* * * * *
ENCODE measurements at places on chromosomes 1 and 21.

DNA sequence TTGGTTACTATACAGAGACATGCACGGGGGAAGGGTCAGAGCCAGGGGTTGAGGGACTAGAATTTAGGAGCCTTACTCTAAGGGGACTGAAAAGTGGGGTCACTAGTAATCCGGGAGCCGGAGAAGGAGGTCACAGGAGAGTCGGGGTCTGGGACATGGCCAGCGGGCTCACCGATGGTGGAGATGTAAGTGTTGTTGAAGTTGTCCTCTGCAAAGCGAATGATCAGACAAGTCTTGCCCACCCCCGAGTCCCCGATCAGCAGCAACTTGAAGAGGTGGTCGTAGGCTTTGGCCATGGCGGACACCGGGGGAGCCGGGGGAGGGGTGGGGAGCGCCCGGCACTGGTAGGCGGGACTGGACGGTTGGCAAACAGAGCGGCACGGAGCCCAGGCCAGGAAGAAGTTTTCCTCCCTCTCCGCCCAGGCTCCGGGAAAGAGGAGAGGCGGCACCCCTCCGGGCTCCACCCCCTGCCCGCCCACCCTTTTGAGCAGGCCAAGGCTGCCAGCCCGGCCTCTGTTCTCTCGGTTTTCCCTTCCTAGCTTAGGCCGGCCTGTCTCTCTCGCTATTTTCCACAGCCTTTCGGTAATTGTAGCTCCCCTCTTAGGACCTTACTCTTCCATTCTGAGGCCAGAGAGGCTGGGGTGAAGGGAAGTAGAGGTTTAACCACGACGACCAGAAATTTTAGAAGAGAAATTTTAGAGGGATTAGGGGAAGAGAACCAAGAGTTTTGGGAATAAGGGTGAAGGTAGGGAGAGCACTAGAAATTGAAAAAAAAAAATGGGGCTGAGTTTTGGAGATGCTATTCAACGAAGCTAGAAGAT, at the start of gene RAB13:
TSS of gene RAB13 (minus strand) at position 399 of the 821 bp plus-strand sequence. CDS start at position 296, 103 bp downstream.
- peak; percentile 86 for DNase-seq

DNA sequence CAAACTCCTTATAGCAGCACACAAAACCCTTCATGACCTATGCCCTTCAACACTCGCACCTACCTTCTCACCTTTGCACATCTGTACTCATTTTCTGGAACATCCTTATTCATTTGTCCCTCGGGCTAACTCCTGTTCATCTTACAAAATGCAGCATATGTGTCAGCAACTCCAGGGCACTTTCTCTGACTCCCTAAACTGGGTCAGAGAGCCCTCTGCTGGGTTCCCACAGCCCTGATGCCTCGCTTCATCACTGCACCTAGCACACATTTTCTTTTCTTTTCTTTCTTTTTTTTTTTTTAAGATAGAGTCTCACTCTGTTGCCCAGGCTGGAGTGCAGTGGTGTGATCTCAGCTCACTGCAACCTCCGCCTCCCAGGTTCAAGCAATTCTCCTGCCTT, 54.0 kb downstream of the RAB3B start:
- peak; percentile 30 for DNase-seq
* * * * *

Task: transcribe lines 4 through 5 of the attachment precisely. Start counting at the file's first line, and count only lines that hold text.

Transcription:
- peak; percentile 86 for DNase-seq

DNA sequence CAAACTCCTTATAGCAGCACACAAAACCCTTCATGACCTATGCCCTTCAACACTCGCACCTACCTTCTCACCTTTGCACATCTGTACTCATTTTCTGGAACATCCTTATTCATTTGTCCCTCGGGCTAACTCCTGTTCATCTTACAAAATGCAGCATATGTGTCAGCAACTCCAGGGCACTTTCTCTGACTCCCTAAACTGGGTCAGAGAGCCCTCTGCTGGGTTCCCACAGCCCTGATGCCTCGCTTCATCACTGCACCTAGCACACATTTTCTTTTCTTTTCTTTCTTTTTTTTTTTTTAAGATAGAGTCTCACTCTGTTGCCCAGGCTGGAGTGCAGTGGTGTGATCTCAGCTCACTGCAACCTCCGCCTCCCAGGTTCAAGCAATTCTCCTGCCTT, 54.0 kb downstream of the RAB3B start: